[Doc-SIG] DocStrings 0.3: Suggestion for documentation syntax (very long)
Manuel Gutierrez Algaba
Manuel Gutierrez Algaba <email@example.com>
Fri, 4 Feb 2000 21:10:12 +0000 (GMT)
On Fri, 4 Feb 2000, Tony J Ibbs (Tibs) wrote:
> (Apologies to Moshe, to whom I inadvertently sent a separate copy of this -
> the perils of hitting "Reply" instead of "Reply All" in Outlook <fx:spit>)
> Either I'm terminally confused (I hope that's it), or else several people
> must have been murdered at IPC8...
Since the beginning, I knew that the "official" line will succeed and
any other "lines" ( some of them with a lot of common sense) will
be easily erased:
- eval docstrings
I proposed or I contributed an approach:
but I didn't finish it, partly because I got bored, partly because
I knew the official line had XML in mind.
> If I'm understanding things, Moshe is proposing (officially) a
> text-intensive form of markup for use within doc strings. This is designed
> to be easily mapped to (for instance) XML, and is nearly as verbose. If I
> have understood that correctly, then I have two immediate comments:
> 1. Why don't we just use XML? - the proposed format is almost as verbose,
> and has the disadvantage that it is a new format "for the sake of it" .
The question is which are the benefits of a XML-ish doc string system?
Certainly, the casual programmer is not going to write doc in
a grammar that is far more complex than the language ( python) itself.
So I think, this so complex doc strings aims other objectives,
it's intended to be robust, and to be used by "proffesional" people.
When I mean "professional" I mean what people thinks professional is.
Professional usually means little complex but clearly defined and
massively used. Most people would consider Java more professional
than python, because it's more used and less complex ( or its
complexity is biased towards "professional things"). Visual Basic
and Windows are very "professional" too.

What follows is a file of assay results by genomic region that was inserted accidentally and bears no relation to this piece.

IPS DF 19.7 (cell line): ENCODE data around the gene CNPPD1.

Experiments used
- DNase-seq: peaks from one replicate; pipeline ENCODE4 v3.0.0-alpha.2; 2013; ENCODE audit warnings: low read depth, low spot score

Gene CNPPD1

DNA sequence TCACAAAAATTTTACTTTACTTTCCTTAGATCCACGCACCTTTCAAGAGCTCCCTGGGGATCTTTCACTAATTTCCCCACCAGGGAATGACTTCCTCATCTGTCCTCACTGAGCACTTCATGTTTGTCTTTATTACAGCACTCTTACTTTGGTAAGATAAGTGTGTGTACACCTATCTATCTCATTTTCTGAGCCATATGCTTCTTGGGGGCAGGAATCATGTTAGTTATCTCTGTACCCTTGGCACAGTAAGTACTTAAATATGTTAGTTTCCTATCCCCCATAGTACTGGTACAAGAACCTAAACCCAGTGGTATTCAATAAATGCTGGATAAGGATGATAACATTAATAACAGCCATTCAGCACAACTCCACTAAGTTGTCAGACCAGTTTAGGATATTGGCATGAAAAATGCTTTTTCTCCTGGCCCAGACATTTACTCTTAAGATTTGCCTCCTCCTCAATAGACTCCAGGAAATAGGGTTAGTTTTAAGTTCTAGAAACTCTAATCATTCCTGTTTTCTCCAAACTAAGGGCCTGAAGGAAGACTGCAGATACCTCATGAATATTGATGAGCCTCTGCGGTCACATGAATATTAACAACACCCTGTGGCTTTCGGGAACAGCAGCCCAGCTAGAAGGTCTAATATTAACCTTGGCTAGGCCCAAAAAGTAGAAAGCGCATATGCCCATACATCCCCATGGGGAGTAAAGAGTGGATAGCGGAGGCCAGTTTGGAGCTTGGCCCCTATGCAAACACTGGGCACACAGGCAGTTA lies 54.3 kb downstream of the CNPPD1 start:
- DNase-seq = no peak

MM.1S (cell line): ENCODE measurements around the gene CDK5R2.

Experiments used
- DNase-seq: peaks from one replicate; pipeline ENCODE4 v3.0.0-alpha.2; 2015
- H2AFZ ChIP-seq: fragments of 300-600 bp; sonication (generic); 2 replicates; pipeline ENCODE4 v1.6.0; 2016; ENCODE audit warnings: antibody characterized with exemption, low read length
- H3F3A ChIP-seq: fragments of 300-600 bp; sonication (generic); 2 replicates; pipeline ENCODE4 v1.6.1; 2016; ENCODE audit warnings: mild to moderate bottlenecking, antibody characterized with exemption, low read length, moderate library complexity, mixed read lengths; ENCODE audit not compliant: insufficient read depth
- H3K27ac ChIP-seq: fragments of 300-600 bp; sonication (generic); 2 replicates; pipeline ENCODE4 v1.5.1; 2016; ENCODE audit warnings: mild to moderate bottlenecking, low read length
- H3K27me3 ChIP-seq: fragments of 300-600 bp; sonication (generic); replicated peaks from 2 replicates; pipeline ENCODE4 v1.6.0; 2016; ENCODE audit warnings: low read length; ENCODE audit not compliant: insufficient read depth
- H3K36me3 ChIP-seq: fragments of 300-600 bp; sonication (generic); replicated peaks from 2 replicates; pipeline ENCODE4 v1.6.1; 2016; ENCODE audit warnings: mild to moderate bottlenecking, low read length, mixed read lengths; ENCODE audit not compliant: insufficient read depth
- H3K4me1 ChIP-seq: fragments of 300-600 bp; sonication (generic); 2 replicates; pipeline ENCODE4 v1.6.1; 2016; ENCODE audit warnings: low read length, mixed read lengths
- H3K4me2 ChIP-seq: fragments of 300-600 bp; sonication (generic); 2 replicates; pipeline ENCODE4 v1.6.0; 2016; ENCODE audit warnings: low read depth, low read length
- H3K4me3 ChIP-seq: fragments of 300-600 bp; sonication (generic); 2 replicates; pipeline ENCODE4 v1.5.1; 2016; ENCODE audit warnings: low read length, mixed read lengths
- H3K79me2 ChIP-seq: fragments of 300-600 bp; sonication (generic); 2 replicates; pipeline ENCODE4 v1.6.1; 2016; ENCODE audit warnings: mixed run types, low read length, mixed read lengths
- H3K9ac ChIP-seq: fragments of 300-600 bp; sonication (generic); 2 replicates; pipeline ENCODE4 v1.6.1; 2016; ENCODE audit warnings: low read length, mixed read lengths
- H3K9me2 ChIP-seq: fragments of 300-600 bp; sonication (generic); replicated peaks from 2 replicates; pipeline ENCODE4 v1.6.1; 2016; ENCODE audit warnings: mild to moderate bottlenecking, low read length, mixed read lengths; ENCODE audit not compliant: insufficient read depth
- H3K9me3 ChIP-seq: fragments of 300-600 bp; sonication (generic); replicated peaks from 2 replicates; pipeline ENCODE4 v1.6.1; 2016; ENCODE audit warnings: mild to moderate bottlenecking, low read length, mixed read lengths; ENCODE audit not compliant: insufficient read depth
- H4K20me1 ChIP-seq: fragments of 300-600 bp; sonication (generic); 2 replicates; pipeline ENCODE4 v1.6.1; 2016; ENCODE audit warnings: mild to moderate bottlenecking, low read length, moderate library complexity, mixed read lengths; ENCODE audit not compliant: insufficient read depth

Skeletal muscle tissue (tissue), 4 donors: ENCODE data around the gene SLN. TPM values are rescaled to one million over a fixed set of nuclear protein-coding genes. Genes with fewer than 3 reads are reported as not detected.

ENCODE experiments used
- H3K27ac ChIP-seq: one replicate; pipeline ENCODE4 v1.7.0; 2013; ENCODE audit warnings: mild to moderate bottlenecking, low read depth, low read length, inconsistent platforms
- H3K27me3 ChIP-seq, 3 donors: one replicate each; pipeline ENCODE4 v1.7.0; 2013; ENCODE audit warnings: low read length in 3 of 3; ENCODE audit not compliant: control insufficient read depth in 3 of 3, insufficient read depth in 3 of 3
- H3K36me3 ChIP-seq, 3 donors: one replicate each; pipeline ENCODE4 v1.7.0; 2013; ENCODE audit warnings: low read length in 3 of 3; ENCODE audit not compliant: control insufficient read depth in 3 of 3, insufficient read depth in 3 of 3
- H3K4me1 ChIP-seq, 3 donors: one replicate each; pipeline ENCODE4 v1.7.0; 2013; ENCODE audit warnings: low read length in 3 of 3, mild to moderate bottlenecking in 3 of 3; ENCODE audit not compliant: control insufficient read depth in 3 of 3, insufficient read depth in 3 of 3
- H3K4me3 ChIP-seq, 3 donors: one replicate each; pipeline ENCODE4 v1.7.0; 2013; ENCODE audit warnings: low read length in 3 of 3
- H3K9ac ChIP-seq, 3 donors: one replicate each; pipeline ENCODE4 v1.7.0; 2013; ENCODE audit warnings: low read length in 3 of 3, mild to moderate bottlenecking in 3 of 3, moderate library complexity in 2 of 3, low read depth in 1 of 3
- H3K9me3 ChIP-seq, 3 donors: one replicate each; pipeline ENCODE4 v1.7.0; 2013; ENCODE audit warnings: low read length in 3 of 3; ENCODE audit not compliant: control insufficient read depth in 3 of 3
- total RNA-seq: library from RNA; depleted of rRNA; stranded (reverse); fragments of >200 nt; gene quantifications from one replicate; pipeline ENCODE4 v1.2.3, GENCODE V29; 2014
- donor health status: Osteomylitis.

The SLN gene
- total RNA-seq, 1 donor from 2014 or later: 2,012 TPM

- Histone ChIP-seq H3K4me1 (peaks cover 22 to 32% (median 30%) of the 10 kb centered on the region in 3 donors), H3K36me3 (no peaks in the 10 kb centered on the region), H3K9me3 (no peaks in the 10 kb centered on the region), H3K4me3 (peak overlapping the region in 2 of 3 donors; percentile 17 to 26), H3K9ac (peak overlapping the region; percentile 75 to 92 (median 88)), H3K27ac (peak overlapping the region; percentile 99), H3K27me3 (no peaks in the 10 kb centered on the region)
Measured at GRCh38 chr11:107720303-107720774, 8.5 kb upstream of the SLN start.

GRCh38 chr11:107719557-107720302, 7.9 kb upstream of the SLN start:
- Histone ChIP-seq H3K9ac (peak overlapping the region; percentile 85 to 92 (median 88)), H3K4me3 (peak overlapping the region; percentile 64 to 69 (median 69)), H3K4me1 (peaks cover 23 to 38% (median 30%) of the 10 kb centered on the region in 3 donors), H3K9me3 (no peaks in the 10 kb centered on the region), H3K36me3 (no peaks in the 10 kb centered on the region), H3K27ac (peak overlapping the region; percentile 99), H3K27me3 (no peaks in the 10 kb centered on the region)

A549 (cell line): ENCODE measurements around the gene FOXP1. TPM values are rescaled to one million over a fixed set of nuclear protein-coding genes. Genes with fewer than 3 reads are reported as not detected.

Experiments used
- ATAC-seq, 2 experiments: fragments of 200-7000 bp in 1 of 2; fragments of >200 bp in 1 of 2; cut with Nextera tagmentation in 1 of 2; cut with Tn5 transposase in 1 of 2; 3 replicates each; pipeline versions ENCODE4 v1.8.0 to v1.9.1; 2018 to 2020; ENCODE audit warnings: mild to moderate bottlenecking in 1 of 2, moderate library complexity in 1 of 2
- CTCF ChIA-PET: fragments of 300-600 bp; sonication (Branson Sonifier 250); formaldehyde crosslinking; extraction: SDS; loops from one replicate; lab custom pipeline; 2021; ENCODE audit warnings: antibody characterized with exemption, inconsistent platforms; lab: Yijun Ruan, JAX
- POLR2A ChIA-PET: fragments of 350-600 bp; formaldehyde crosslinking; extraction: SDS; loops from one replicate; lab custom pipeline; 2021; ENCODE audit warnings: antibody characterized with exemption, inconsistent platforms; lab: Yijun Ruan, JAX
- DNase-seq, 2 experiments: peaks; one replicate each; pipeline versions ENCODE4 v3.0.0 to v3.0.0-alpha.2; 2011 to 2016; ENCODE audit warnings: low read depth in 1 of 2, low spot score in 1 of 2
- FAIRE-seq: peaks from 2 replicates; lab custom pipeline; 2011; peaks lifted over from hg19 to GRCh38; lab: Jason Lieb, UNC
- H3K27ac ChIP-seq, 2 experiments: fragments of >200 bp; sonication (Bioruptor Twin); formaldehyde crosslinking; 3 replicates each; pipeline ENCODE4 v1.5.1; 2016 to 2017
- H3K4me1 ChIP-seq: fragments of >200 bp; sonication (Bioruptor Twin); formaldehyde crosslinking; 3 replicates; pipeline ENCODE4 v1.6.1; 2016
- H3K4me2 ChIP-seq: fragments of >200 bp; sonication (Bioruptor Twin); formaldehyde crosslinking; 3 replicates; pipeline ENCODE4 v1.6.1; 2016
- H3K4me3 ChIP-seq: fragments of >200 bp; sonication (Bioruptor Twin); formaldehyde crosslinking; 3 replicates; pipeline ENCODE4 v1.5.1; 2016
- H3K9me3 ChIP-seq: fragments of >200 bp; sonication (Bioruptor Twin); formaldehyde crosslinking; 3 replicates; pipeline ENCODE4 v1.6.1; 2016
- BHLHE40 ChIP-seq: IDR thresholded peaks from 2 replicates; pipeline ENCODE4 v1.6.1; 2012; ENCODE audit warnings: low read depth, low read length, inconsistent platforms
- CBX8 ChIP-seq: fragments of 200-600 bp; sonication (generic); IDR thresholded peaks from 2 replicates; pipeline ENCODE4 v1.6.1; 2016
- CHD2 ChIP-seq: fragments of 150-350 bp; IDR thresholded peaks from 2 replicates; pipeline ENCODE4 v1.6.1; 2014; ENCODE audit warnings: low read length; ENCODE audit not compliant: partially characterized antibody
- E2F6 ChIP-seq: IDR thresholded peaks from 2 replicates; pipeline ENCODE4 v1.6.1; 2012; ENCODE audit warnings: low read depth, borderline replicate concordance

"Professional" always involves two words: "fashionable",
XML is both: fashionable and "stupid-enough".
Even admitting that XML is very useful, I think it's completely
stupid to use XML whenever there's an exchange of data between
programs or whenever we have to declare a structure. I think XML
is the glue that unites "Black boxes", each program should be
a black box, but inside that Black box I can live without XML.
Now, documenting can be considered a black box, we can always
support a XML layer in the most external step of documentation,
and use an internal mini-language or tags or whatever suits our
But all this is against "professional" stuff because:
- It gives an unnecessary flexibility ( professionals want stiff
- It gives more than one way to do it (professionals want only one
- It uses academic rubish : black boxes, modularity. Any professional
want to hard-wire and write the less code as possible. Any professional
will tell you that the less interfaces the better. The TRUTH is
that the more interfaces you use , the more freedom degrees are
available for you, and better maintainance. But "professional" like
the hard way, rewrite code and such.
Of course, being "professional" is the logical step for python,
it will lose most of its charm but it'll make more money.
Linux is suffering the same evolution, btw.
> 2. What happened to all the people who were going to refuse to use such a
> format if it were more verbose than the proposal being circulated pre-IPC8
> (which I thouhgt was generally agreed on)? There's been no explanation of
> why they've suddenly reversed position, if they indeed have.
I can't fight against the world. I must add that few people is
interested in the problem itself. The problem is as simple as this:
- A rich, flexible and used by many people, way of doc
This implies more than a solution, but generating XML in the
last step. Used by many people implies extremely simple and encouraging,
I think my "mandoc" is simple, and I must add that there should
be more than one way of simple documentation.
> As a smaller note, Moshe seems to be leaving out "cross references" as
Cross references are extremely useful but they're never as impressive
as a set of magic words. Many people suggest their own recipe
of magic words for the problem , of course, professional like
magic words. But they're not magic at all, but just a tool for
describing things, the interesting thing is expression capability.
Crossreferences express the inner structure and as many relationships
as we want to, unfortunately they're not magic.
>  If we're going to have our own format, it has to give *significant*
> benefits to readability/typability/etc, because having to translate into
> something else to determine if it is legitimate (in the "valid XML" sense)
> already makes it that much harder to correlate errors back to the original
> text. I don't see those benefits here.
I can't agree with this, pure XML would be always more buggy.
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